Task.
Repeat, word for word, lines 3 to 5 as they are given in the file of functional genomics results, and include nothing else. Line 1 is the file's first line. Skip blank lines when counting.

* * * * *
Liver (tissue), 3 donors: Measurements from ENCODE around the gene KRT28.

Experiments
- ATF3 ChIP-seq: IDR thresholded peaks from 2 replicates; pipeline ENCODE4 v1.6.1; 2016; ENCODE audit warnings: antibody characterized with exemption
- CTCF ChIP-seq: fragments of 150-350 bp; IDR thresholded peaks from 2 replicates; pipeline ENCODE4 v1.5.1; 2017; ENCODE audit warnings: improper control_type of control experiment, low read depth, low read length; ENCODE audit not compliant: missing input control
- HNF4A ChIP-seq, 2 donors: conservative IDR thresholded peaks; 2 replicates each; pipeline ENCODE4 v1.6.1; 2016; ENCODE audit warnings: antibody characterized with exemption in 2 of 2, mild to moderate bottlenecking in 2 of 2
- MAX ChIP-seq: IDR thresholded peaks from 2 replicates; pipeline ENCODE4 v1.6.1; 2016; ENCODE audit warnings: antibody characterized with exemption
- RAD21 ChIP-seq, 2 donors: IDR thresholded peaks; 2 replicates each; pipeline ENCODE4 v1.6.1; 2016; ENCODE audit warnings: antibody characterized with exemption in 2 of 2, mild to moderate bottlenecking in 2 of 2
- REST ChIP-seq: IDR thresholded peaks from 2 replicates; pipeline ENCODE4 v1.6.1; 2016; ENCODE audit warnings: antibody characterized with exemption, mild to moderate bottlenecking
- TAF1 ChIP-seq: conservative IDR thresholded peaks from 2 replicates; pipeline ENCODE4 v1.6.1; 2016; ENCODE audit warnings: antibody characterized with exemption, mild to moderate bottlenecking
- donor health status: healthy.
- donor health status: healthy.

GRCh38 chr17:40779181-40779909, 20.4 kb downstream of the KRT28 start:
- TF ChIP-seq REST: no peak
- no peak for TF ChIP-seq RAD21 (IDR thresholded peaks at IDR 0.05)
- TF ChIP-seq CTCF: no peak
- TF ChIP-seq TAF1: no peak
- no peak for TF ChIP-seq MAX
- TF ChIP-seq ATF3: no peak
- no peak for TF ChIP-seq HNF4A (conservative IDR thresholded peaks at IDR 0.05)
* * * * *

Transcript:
- ATF3 ChIP-seq: IDR thresholded peaks from 2 replicates; pipeline ENCODE4 v1.6.1; 2016; ENCODE audit warnings: antibody characterized with exemption
- CTCF ChIP-seq: fragments of 150-350 bp; IDR thresholded peaks from 2 replicates; pipeline ENCODE4 v1.5.1; 2017; ENCODE audit warnings: improper control_type of control experiment, low read depth, low read length; ENCODE audit not compliant: missing input control
- HNF4A ChIP-seq, 2 donors: conservative IDR thresholded peaks; 2 replicates each; pipeline ENCODE4 v1.6.1; 2016; ENCODE audit warnings: antibody characterized with exemption in 2 of 2, mild to moderate bottlenecking in 2 of 2